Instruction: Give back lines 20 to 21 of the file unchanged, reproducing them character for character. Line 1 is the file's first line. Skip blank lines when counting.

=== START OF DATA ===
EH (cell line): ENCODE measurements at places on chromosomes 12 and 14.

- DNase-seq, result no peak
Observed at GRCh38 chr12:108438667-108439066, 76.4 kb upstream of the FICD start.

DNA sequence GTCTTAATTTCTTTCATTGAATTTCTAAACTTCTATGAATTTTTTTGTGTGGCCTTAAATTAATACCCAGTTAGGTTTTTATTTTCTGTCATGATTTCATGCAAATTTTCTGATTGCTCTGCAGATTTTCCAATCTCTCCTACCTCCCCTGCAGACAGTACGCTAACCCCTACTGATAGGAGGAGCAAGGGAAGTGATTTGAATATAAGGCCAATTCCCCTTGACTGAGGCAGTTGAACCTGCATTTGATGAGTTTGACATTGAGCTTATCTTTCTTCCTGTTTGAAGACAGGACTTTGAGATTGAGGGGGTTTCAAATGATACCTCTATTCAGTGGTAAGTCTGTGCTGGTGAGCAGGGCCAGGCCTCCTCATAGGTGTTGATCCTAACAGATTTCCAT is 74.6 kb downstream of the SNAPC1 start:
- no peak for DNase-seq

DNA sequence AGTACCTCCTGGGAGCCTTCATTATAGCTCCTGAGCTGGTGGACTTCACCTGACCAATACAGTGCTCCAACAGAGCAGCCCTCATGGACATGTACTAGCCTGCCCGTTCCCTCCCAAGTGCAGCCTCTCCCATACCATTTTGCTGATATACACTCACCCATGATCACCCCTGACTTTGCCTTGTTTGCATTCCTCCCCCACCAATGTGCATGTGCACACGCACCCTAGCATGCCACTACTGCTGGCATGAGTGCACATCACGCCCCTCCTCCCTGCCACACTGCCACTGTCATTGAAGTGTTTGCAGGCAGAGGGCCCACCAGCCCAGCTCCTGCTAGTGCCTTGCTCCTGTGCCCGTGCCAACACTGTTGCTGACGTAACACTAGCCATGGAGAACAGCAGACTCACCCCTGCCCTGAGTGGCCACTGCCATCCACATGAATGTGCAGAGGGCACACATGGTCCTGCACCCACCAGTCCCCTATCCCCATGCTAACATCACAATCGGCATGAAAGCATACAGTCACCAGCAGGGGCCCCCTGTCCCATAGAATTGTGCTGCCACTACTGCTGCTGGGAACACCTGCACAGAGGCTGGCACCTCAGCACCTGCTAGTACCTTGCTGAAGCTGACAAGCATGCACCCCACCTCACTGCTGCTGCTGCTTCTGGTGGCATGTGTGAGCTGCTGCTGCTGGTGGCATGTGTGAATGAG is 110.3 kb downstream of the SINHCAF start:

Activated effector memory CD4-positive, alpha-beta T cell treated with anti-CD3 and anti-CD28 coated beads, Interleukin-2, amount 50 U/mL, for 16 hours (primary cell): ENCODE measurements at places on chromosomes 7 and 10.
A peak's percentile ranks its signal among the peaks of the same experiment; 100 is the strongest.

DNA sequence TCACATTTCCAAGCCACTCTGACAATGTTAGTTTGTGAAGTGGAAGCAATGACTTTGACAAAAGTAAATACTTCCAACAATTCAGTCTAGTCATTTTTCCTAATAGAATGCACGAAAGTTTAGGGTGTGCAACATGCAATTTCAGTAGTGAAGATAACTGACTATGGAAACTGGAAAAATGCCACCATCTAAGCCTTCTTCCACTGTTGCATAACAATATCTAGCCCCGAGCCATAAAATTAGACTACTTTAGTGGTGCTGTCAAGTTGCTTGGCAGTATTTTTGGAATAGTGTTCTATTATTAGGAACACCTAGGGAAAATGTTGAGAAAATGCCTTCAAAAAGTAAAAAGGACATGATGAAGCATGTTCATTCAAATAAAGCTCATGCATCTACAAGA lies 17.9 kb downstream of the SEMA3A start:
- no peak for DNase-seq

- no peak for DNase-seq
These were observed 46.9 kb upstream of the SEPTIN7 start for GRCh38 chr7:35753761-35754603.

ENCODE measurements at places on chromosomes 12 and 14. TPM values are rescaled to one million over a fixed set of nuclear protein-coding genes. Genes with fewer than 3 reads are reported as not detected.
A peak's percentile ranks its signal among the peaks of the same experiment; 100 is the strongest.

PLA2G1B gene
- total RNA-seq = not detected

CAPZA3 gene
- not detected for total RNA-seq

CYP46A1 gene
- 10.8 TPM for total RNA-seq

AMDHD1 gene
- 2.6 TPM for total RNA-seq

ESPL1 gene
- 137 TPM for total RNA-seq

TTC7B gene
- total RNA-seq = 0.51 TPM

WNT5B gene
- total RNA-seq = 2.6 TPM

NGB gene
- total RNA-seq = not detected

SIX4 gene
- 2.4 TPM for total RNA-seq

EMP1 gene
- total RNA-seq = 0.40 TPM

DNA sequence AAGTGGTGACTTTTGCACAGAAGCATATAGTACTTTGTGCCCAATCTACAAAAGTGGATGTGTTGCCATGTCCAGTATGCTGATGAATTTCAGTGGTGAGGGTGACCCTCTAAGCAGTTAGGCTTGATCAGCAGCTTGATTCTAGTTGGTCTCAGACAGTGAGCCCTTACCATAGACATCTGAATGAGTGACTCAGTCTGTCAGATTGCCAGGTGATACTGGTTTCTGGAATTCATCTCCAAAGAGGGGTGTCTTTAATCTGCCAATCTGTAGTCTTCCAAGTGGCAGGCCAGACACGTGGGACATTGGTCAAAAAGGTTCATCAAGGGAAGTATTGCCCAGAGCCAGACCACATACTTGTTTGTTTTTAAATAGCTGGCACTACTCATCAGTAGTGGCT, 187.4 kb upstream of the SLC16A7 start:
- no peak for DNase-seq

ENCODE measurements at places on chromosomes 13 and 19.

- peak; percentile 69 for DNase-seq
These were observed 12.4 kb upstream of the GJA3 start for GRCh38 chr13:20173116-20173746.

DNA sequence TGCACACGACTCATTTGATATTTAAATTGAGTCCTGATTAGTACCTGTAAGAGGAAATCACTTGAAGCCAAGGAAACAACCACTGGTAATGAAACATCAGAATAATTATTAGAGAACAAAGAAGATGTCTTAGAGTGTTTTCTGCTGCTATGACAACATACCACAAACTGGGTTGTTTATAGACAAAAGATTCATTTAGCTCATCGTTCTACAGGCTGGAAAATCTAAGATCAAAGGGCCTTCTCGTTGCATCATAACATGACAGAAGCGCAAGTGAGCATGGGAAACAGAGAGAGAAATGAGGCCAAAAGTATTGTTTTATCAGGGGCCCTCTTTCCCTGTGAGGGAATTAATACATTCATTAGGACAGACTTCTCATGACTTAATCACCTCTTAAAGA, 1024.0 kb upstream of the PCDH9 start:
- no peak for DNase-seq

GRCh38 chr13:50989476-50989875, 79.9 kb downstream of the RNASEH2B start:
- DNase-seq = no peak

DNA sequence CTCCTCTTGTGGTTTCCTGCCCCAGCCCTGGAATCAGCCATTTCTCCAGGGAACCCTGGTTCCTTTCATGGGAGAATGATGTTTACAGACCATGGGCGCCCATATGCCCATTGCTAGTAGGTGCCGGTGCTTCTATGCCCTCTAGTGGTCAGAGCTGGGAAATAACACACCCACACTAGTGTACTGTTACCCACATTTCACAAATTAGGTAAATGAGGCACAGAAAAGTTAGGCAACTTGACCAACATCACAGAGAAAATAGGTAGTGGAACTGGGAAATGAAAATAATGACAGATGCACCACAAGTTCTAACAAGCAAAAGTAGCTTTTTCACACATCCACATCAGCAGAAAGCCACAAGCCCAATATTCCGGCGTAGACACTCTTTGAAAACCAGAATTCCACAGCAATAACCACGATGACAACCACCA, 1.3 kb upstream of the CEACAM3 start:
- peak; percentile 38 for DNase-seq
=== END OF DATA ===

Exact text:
- 10.8 TPM for total RNA-seq

AMDHD1 gene